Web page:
Secondly, a UMass-Boston study found that the percentage of senior-level appointed positions held by women actually declined throughout the Romney administration, from 30.0% prior to his taking office, to 29.7% in July 2004, to 27.6% near the end of his term in November 2006. (It then began rapidly rising when Deval Patrick took office.)

Third, note that in Romney’s story as he tells it, this man who had led and consulted for businesses for 25 years didn’t know any qualified women, or know where to find any qualified women. So what does that say?

Reblog / posted 1 year ago with 44 notes

Why can’t Mitt Romney win his “home” state?

President Obama continues to dominate Mitt Romney in the presidential race in Massachusetts

The latest Rasmussen Reports telephone survey of Likely Massachusetts Voters shows Obama with 57% support to Romney’s 42%. One percent (1%) is undecided.

Mitt sure loves to point to his tenure as Governor of Massachusetts as an experience that qualifies him for the White House. Yet the state he governed does NOT want him as President, and by a large margin.

Why do you suppose that is?

(As someone who lived under his tenure, I’d say it’s because he was a lousy governor who was just warming the seat on his way to something more lucrative. But that’s just me.)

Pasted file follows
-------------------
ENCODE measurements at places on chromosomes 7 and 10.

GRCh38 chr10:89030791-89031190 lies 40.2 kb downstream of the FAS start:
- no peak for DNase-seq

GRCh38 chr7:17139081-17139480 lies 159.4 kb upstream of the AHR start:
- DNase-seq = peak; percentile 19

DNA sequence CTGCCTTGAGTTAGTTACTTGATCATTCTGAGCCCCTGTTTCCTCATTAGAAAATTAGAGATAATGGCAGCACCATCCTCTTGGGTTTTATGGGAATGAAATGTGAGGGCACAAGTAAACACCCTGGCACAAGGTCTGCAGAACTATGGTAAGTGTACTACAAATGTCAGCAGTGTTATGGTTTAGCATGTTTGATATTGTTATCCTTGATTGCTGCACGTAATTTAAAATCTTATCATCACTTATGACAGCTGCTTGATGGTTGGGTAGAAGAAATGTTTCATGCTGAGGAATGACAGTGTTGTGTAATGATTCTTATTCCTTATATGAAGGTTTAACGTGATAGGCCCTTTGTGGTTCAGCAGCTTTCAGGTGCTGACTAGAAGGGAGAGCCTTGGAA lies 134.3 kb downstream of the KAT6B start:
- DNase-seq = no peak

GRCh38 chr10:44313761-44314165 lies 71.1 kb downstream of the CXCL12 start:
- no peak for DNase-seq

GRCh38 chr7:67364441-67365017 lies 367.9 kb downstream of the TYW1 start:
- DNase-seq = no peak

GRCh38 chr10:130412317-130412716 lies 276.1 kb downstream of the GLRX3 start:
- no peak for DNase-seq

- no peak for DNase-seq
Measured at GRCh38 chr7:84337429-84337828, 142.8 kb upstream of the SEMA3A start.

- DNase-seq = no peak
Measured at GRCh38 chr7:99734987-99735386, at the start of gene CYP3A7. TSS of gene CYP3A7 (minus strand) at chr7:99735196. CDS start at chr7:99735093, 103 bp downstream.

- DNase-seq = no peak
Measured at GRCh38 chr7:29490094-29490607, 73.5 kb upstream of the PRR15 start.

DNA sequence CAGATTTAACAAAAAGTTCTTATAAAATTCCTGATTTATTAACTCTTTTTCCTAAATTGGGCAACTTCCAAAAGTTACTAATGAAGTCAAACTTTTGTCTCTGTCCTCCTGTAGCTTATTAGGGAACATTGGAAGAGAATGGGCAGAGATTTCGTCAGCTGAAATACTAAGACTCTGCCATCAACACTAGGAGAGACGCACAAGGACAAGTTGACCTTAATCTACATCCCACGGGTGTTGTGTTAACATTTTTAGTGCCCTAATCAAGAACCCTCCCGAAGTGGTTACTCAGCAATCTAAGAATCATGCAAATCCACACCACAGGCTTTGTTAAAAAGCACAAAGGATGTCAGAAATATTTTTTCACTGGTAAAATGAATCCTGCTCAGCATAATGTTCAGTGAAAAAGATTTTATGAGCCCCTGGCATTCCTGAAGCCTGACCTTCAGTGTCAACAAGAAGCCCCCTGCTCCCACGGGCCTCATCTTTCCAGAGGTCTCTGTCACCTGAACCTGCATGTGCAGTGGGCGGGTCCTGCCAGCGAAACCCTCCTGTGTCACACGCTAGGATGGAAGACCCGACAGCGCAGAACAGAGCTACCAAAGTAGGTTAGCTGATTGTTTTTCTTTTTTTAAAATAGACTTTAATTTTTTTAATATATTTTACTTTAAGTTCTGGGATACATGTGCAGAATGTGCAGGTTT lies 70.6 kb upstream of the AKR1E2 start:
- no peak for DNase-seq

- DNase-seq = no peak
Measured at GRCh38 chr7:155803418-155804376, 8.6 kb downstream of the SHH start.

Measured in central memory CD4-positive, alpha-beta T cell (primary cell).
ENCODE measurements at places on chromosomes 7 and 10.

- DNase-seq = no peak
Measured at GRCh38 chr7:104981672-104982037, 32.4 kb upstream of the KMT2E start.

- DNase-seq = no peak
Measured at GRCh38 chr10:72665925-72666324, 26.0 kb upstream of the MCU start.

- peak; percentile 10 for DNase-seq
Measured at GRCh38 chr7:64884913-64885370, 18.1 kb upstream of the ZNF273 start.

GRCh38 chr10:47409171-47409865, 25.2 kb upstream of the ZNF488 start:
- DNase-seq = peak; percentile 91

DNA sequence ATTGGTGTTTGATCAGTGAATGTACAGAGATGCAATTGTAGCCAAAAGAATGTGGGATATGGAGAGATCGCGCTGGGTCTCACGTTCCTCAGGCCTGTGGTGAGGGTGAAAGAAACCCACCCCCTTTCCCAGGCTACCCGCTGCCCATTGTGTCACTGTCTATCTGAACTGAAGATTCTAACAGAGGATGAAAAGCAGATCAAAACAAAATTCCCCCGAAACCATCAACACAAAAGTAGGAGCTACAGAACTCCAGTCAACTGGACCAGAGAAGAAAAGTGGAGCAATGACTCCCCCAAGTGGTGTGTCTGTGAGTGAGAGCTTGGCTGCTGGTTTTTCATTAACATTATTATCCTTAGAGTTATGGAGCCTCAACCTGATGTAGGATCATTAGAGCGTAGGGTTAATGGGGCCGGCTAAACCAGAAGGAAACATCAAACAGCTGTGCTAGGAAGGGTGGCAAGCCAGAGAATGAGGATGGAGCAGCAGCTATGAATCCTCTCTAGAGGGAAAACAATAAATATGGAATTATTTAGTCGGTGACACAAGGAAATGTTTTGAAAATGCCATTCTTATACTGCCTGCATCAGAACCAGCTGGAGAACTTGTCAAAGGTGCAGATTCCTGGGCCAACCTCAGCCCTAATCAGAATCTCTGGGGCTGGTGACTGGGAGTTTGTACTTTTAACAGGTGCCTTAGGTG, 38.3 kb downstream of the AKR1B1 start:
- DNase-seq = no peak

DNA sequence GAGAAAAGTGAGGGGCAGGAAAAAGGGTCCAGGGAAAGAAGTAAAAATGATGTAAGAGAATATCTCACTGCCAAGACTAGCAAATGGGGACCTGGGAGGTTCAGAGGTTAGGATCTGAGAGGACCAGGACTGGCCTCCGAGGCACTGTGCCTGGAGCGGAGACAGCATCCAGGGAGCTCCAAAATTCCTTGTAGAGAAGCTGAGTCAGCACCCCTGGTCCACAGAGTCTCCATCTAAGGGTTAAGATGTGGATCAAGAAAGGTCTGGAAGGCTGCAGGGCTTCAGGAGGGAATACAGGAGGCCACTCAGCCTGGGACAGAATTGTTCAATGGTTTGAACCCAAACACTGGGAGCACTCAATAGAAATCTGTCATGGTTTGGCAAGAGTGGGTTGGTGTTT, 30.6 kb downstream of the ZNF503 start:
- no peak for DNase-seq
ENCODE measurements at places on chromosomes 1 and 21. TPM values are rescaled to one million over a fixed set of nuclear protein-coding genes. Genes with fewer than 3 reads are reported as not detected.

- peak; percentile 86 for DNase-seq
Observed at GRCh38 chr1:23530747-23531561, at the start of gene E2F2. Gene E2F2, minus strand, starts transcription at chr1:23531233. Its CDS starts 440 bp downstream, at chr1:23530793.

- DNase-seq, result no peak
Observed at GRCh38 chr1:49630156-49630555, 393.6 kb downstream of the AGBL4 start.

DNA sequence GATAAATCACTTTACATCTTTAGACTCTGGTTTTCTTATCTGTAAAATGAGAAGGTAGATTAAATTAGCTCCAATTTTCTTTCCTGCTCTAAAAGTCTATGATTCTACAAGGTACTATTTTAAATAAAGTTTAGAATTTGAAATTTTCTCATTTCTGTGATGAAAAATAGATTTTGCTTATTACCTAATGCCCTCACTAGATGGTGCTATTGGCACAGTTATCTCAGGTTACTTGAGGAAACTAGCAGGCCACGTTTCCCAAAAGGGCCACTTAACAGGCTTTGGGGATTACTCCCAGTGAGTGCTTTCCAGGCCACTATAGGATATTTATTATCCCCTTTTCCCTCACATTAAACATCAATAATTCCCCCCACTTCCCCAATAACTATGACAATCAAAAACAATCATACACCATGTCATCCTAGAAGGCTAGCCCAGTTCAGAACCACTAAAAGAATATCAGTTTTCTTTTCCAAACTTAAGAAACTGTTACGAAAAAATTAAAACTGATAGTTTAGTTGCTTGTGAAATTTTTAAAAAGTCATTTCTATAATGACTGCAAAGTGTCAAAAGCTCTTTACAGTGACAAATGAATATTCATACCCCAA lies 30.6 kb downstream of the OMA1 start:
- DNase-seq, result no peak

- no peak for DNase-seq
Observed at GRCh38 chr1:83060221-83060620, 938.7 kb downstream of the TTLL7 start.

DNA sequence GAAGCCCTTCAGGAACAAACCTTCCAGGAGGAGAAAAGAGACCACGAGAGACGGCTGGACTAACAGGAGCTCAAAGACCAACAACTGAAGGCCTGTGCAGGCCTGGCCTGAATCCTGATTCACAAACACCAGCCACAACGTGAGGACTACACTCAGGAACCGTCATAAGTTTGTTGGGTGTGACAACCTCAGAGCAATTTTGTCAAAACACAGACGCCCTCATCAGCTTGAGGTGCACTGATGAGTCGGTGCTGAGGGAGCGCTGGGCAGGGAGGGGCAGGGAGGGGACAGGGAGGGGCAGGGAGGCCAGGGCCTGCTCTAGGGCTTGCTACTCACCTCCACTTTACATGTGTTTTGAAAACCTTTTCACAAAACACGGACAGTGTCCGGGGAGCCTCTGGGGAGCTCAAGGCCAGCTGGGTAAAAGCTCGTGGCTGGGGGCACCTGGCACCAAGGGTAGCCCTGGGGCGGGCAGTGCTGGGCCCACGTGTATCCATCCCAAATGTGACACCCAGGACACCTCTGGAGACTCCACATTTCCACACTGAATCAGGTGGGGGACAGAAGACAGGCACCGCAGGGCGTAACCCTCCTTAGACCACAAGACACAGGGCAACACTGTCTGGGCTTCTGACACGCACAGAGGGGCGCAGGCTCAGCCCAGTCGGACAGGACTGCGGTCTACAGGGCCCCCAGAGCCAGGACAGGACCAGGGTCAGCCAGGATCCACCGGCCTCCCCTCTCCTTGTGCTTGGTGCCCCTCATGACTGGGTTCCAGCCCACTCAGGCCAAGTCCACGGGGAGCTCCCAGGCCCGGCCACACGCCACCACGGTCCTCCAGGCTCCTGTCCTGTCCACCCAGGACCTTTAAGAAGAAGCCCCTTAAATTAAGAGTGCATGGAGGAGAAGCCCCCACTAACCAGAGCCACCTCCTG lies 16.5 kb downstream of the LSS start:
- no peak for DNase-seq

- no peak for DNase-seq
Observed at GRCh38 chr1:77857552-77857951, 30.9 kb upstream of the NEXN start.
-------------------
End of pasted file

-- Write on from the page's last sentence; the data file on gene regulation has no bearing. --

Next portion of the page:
Reblog / posted 1 year ago with 6 notes

Things Obama has done for me…
  • Bank Overdraft Regulations - Remember how your bank used to manipulate your transactions so that they could hit you with as many overdraft fees as possible if your bank account was overdrawn? I sure as hell do. They’d sit on my power bill payment ($200) until I’d built up enough lunch charges ($4) to overdraw, then blammo - 5 overdraft fees instead of one, which cost me $150. This stuff was KILLING me, and everyone else living paycheck to paycheck. Well, Obama changed the regulations so that now they can only charge you ONE fee when you go over, and your bank card has to decline when you’re overdrawn. This has saved me an untold amount of money over the last year. 
  • Lily Ledbetter Act - This legislation will allow me to sue if I find that my employer has been discriminating against me by paying my male colleagues more for the same work, with no time limit to figure out whether and how much I’m being screwed. Employers will have to think twice before underpaying their female workers thanks to this law. This was the first bill Obama passed back in 2009, and I’m still pretty happy about it. (ps. Paul Ryan voted AGAINST this law)
  • Cut prescription drug costs for Medicare recipients by 50%, which allows my father (a vietnam vet) to buy his diabetes medications after he had to retire earlier than planned for health reasons.
  • Repealed Bush-era restrictions on federal funding for Stem Cell Research, which impacts my entire profession as well as the place that I work and the livelihoods of a number of my coworkers. Not to mention the potential discoveries that are now under development that could impact all of our health in the future!